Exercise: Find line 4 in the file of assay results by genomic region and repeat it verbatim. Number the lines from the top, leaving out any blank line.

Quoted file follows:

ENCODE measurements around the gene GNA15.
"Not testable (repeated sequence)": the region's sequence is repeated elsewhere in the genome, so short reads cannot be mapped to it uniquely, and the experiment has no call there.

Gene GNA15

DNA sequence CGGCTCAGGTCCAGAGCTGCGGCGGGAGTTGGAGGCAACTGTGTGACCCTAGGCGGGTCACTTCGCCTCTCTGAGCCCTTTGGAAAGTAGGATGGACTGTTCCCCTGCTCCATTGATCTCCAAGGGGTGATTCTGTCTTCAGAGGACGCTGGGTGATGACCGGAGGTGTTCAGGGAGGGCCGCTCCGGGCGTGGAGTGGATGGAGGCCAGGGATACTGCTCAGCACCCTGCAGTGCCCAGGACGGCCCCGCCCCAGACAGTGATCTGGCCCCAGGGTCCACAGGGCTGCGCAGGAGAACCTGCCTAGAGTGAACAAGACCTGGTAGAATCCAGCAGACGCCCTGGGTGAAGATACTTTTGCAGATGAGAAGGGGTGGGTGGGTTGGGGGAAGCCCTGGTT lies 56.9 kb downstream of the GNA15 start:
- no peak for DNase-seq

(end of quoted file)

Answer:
DNA sequence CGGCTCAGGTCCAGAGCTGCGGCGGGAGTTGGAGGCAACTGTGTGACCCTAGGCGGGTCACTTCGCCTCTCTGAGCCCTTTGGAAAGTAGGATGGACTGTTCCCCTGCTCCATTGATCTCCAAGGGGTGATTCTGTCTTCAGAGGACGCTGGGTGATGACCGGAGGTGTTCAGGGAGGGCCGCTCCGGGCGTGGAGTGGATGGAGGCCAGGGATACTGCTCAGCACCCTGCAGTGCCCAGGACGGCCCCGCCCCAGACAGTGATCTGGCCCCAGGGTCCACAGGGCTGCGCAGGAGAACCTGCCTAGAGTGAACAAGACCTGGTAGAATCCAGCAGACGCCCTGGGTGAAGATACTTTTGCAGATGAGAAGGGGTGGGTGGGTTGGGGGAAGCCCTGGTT lies 56.9 kb downstream of the GNA15 start: